35MM FILM LEADER WITH TEST PATTERN #1216/2009 ( Satoshi Kinoshita )
Series:  Prints on paper: 35mm Film Leader  Medium:  Giclée on Japanese matte paper  Size (inches):  16.5 x 11.7 (paper size)  Size (mm):  420 x 297 (paper size)  Edition size:  25  Catalog #:  PP_0174  Description:  From an edition of 25. Signed, titled, date, copyright, edition in pencil on the reverse / Aside from the numbered edition of 5 artist's proofs and 2 printer's proofs.
"The development of mathematics towards greater precision has led, as is well known, to the formalization of large tracts of it, so that one can prove any theorem using nothing but a few mechanical rules."  Kurt Gödel, opening of the paper introducing the Undecidability theorem (1931).
http://wwwhistory.mcs.stand.ac.uk/Quotations/Godel.html
Gödel's first incompleteness theorem states that:
Any effectively generated theory capable of expressing elementary arithmetic cannot be both consistent and complete. In particular, for any consistent, effectively generated formal theory that proves certain basic arithmetic truths, there is an arithmetical statement that is true, but not provable in the theory (Kleene 1967, p. 250).
Gödel's second incompleteness theorem can be stated as follows:
For any formal effectively generated theory T including basic arithmetical truths and also certain truths about formal provability, T includes a statement of its own consistency if and only if T is inconsistent.
http://en.wikipedia.org/wiki/Gödel's_incompleteness_theorems
Kurt Gödel 
Kurt Gödel (German pronunciation: [ˈkʊʁt ˈɡřːdəl]; April 28, 1906, Brno, Moravia, Austria–Hungary – January 14, 1978, Princeton, New Jersey, United States) was an Austrian logician, mathematician and philosopher. Later in his life he emigrated to the United States to escape the effects of World War II. One of the most significant logicians of all time, Gödel made an immense impact upon scientific and philosophical thinking in the 20th century, a time when many, such as Bertrand Russell, A. N. Whitehead and David Hilbert, were pioneering the use of logic and set theory to understand the foundations of mathematics.
Gödel is best known for his two incompleteness theorems, published in 1931 when he was 25 years of age, one year after finishing his doctorate at the University of Vienna. The more famous incompleteness theorem states that for any selfconsistent recursive axiomatic system powerful enough to describe the arithmetic of the natural numbers (Peano arithmetic), there are true propositions about the naturals that cannot be proved from the axioms. To prove this theorem, Gödel developed a technique now known as Gödel numbering, which codes formal expressions as natural numbers.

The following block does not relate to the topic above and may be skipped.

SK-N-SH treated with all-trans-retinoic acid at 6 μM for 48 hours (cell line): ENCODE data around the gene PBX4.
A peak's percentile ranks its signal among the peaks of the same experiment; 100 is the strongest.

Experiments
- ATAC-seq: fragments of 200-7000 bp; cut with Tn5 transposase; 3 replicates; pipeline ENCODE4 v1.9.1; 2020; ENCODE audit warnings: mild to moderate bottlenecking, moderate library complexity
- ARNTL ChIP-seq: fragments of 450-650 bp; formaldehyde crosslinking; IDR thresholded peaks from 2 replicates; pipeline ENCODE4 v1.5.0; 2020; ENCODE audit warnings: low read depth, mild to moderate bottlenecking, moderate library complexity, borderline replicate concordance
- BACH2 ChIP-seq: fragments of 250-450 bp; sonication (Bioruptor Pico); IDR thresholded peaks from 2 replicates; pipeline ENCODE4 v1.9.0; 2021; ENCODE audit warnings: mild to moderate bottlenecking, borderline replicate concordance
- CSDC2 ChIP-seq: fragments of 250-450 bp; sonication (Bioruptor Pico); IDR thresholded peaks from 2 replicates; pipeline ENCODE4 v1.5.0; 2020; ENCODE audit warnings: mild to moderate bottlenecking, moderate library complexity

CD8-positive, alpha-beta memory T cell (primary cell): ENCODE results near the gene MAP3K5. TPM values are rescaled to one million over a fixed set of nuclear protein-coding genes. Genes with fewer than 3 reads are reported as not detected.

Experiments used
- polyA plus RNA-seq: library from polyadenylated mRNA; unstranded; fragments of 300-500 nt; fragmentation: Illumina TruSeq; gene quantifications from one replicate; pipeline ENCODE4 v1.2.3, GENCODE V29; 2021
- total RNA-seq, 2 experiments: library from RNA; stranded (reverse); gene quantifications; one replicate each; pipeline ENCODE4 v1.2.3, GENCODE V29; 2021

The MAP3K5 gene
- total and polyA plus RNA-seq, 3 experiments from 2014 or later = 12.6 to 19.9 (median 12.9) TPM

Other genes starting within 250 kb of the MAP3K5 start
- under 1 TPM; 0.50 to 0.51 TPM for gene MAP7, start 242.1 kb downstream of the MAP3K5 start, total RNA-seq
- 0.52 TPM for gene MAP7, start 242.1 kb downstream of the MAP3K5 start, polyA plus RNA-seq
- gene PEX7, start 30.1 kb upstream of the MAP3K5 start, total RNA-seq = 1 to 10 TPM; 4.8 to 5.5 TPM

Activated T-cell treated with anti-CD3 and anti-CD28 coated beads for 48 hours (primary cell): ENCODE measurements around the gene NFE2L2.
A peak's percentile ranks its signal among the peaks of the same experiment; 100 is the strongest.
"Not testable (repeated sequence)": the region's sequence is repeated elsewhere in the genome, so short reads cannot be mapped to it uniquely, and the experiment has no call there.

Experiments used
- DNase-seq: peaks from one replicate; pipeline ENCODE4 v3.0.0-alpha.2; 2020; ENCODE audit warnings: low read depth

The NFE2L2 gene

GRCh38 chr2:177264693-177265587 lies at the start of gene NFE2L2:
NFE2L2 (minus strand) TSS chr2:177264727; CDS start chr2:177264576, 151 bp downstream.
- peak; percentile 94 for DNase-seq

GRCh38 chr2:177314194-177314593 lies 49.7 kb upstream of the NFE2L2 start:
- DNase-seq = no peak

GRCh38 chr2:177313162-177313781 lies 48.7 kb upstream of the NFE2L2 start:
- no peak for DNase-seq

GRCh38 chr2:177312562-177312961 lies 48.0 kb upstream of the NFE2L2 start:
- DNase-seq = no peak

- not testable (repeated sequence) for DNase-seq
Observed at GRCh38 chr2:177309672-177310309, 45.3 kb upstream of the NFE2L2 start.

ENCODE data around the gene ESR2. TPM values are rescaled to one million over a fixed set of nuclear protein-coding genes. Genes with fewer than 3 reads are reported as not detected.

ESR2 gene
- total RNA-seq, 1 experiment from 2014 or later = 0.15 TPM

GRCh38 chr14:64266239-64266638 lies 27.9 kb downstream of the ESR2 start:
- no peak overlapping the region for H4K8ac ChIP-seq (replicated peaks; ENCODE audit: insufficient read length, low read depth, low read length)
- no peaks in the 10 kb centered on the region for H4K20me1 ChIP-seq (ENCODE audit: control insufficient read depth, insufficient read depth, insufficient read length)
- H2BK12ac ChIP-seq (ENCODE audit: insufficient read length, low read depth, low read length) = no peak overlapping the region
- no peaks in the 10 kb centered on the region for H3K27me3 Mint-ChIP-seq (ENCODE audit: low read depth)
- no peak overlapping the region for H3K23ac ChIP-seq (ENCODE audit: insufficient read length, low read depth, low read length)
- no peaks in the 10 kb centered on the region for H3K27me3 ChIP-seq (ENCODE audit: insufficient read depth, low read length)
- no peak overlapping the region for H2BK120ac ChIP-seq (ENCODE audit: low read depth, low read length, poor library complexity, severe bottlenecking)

He also showed that the continuum hypothesis cannot be disproved from the accepted axioms of set theory, if those axioms are consistent. He made important contributions to proof theory by clarifying the connections between classical logic, intuitionistic logic, and modal logic.
The Incompleteness Theorem:
In 1931 and while still in Vienna, Gödel published his incompleteness theorems in "Über formal unentscheidbare Sätze der Principia Mathematica und verwandter Systeme" (called in English "On Formally Undecidable Propositions of Principia Mathematica and Related Systems"). In that article, he proved for any computable axiomatic system that is powerful enough to describe the arithmetic of the natural numbers (e.g. the Peano axioms or Zermelo–Fraenkel set theory with the axiom of choice), that:
1. If the system is consistent, it cannot be complete.
2. The consistency of the axioms cannot be proven within the system.
These theorems ended a halfcentury of attempts, beginning with the work of Frege and culminating in Principia Mathematica and Hilbert's formalism, to find a set of axioms sufficient for all mathematics. The incompleteness theorems also imply that not all mathematical questions are computable.
In hindsight, the basic idea at the heart of the incompleteness theorem is rather simple. Gödel essentially constructed a formula that claims that it is unprovable in a given formal system. If it were provable, it would be false, which contradicts the idea that in a consistent system, provable statements are always true. Thus there will always be at least one true but unprovable statement. That is, for any computably enumerable set of axioms for arithmetic (that is, a set that can in principle be printed out by an idealized computer with unlimited resources), there is a formula that obtains in arithmetic, but which is not provable in that system. To make this precise, however, Gödel needed to solve several technical issues, such as encoding statements, proofs, and the very concept of provability into the natural numbers. He did this using a process known as Gödel numbering.
In his twopage paper "Zum intuitionistischen Aussagenkalkül" (1932) Gödel refuted the finitevaluedness of intuitionistic logic. In the proof he implicitly used what has later become known as Gödel–Dummett intermediate logic (or Gödel fuzzy logic).
http://en.wikipedia.org/wiki/Kurt_Gödel
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